Auto-mating Customer Relationships at Car Dealerships

According to a recent survey by Wideforce Systems, auto dealers across the U.S. say they are losing sales due to lack of customer data and, consequently, the inability to follow up on customer visits. Years ago, Brent Magouirk was having the same frustrations. “I tried every paper and automated system there was and tried to make them fit what I wanted to do,” says Magouirk, founder of AutoClick. “But paper systems were too cumbersome and too difficult to maintain. And the automated systems weren’t designed to work with the way we did business.”

In mid-2001, 23 years after he first outlined the concept on a ledger pad in his dealership, Magouirk rolled out AutoClick, a Web-based CRM system for auto dealers that captures key walk-in customer data and enables timely follow-ups. Each installation is customized to the dealer, since AutoClick’s technical staff maps its system onto each dealer’s selling process. “In the past, things were recorded on matchbooks or slips of paper,” says Magouirk. “Now we’ve been able to call customers a half hour after they left the store because we had their cell number and turned up a great deal for them.” Magouirk, a dealer himself, says he has been able to quickly sell both trade-ins and new cars because he now has an automated record of the people looking for that type of car. “We were a 60-unit store and have increased that by 30 to 40 percent over the past two years,” he says, noting that he now sells more than 100 cars per month. Another AutoClick customer, he says, recently reported a 40- to 50-percent increase in sales since it began using the software.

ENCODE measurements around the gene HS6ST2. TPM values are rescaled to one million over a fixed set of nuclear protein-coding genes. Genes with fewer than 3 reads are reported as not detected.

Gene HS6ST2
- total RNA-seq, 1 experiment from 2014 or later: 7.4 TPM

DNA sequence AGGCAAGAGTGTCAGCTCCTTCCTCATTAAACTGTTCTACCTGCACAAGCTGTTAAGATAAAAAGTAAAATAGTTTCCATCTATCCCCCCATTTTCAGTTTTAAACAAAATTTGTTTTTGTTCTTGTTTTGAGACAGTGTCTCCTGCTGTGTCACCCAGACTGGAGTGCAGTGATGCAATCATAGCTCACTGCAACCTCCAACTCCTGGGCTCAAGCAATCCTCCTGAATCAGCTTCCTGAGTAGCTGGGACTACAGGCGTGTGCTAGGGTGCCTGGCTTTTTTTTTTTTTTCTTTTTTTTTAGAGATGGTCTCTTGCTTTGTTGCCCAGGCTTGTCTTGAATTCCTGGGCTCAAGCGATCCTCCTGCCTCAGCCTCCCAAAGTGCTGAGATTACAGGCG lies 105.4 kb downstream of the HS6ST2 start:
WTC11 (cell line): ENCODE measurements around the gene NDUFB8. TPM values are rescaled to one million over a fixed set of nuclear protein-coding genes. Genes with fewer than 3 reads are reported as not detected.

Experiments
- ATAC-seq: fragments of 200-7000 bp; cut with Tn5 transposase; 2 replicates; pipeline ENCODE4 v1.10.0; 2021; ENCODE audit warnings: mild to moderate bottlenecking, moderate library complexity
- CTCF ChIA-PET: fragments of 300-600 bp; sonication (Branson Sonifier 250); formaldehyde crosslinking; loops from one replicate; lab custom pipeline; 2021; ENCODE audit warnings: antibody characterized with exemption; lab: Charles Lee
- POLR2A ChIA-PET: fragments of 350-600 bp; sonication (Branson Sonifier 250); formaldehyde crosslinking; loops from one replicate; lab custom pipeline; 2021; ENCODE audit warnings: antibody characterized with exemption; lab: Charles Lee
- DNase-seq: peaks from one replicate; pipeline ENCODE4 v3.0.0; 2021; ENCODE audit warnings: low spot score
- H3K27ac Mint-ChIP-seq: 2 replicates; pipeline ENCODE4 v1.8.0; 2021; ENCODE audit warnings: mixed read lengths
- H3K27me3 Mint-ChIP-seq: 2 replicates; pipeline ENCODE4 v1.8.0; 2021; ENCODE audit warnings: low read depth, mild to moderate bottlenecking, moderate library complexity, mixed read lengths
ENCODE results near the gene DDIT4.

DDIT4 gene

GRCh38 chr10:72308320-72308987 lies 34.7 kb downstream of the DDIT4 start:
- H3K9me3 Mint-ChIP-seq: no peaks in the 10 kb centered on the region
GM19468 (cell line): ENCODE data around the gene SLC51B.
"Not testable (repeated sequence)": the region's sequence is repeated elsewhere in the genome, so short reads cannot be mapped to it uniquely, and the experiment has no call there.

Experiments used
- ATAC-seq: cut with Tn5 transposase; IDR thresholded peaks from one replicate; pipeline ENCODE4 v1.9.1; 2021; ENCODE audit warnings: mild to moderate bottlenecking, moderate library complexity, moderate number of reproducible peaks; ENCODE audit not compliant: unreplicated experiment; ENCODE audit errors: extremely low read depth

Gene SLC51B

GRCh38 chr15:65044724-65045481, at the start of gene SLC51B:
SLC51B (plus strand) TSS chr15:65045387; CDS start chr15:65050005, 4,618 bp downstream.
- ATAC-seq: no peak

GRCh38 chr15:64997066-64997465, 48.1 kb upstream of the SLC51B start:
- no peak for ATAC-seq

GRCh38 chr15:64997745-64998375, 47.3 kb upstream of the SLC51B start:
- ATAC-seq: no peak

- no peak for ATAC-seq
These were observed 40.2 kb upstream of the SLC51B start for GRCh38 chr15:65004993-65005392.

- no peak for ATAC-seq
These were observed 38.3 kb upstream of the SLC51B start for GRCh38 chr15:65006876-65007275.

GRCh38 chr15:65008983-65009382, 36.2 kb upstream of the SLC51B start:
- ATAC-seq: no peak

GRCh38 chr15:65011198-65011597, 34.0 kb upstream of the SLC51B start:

Among its capabilities, AutoClick prevents salespeople from grabbing another salesperson’s client; it gives salespeople multiple options for communicating with a client; it lets salespeople record conversation details and prices quoted so there’s a seamless interaction with customers; and, if a sale is lost, the reasons can be recorded and analyzed. “The system might tell us we’re losing customers because we’re not stocking the right color car or we’re under-appraising trade-ins,” says Magouirk. “There’s level after level you can drill down into to learn how you can better do business.”

The cost to acquire AutoClick varies from $500 to $2,500 per dealership, depending on size and number of users. It typically takes 30 to 45 days to roll out the solution. After less than a year on the market, the company has almost 60 customers using its software, with another 70 to 80 in the pipeline. Within those 60 customers, there are 300 to 400 end users and Magouirk expects that number to grow to around 4,500 users in the next 12 months.